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Knife skills are an important part of becoming a good cook. Knowing how to use a knife properly allows for a safer work environment, (either at home or in the industry), more efficient(faster) cooking and prettier looking recipes. If you are able to quickly and uniformly cut vegetables and other food items, the dishes you create will have a cleaner more professional look and, the cooking itself will go faster as less time is spent prepping. Besides knowing how to sharpen your own knives and choosing the proper knife for the task at hand, there are some basic knife cuts and skills everyone should have.
How To Hold A Chefs Knife
It all start with knowing how to hold a chef’s knife properly. One of my first memories in a professional kitchen is of my then Chef de Parti asking me if I knew how to hold a knife. Of course, I being young and wanting to appear smart I said yes, and proceeded to show her “how to hold a knife”. This was of course wrong, and I quickly learned not to try and show off in a kitchen until I actually learned some basic skills from the cooks that had been doing this for years. Most people will hold a knife like this:
Gripping the knife by middle of the handle( which is why it’s there right!?). While this itself is not “wrong” , and yes you are holding the knife, it does not allow for the most efficient use of the blade. A better way to hold a chefs knife and control the blade is like this:
Grabbing the knife right at the hilt where the blade and handle meet. This creates a more stable grip, allowing faster and smoother cuts to be directed through the wrist. Think of the blade as an extension of your arm.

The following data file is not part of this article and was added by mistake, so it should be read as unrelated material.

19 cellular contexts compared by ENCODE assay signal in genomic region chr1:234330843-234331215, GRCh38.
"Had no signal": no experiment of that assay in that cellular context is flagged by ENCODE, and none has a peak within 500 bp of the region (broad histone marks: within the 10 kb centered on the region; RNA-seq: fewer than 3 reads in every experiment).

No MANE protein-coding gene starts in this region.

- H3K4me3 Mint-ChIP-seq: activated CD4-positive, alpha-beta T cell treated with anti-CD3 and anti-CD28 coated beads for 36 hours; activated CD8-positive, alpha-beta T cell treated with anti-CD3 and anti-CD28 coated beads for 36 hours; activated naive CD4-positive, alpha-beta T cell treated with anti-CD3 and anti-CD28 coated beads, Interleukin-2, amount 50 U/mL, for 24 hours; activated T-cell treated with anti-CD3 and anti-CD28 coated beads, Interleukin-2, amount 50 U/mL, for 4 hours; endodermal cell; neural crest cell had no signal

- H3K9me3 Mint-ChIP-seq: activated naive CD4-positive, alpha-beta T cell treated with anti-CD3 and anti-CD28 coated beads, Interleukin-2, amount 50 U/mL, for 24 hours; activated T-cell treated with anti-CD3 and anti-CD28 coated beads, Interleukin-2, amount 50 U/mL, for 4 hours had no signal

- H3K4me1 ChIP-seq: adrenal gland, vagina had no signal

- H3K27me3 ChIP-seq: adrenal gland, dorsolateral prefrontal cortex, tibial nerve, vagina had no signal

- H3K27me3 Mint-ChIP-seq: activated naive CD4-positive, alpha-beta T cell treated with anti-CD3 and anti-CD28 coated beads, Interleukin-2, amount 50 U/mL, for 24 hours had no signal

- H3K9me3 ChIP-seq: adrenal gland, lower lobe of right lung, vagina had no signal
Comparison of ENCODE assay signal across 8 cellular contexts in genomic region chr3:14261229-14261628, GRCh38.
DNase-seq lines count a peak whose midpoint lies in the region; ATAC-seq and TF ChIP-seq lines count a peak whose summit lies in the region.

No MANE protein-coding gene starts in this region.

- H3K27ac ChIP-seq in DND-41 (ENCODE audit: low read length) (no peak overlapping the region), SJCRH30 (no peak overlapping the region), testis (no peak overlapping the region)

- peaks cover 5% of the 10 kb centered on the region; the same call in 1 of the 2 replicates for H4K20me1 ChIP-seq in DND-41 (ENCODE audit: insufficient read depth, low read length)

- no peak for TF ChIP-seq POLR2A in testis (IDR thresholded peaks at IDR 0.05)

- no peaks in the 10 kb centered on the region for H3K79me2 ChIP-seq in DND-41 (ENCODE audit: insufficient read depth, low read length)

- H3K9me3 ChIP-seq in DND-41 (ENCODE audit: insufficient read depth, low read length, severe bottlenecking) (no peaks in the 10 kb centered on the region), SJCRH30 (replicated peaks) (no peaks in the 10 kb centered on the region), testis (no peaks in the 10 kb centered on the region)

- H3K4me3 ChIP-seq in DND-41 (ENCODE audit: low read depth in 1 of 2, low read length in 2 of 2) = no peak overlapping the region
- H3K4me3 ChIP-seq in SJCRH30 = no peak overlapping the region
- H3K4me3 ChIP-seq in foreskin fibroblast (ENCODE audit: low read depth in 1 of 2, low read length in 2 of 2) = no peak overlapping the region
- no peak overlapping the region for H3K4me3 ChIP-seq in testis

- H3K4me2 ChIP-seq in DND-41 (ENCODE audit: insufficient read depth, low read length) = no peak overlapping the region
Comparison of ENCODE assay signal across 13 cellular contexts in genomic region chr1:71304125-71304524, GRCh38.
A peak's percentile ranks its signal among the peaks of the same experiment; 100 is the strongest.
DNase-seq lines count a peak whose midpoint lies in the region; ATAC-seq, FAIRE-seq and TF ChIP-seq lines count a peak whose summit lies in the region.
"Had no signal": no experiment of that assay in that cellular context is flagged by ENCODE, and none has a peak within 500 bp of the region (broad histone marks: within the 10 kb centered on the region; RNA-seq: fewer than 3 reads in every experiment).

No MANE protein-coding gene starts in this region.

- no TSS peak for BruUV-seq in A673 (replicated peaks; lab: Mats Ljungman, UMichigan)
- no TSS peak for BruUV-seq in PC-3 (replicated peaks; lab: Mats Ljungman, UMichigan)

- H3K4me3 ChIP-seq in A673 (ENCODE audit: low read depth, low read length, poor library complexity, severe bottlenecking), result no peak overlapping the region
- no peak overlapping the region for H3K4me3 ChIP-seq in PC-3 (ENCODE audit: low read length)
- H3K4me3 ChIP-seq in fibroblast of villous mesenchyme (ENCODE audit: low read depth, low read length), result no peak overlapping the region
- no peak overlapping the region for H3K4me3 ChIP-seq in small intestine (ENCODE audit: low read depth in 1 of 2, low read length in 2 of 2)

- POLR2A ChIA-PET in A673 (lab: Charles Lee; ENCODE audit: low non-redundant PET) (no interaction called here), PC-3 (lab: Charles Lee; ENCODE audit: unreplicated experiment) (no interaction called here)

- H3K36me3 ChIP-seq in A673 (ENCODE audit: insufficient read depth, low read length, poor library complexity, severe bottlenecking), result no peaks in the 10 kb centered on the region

Tuck in That Thumb!
The next knife skill that is just as important to learn, is what to do with your non-knife wielding hand. The hand that is used to hold whatever it is you are cutting. Again you can simply hold on to the food item with that hand but there are tips and tricks that will reduce the chance of you cutting your fingertips and allowing you to cut faster, and more confidently. Ever wonder how chefs can cut so fast and not hurt themselves? The key, (as shown below) is that you curl in your fingertips. This allows the knife blade to slide up and down against your knuckles without ever having to fear for your fingertips. If you hold your hand like shown your fingers should never be under the cutting edge. Remember to curl in your thumb as well! Besides lots of practice and experience, this is the secret!
*Please note the picture on the right is the correct way to hold food items while chopping.*
The Basic Knife Cuts
Once you know the basics of how to properly hold a knife, there are also a few basic cuts that are important to know. You will often see these referenced in recipes and by cooks when talking about cooking. Terms such as, small, medium, and large dice, julienne, and allumette, are all specific cuts. Ithat if you say to another cook, “I need these carrots medium diced, and the onions julienne”, regardless of who does the cutting the end product should be the same or at least very similar in size. These cuts are all part of the knife skills that cooks will learn in the industry or at school, so I recommend practising these if you want to become a better cook.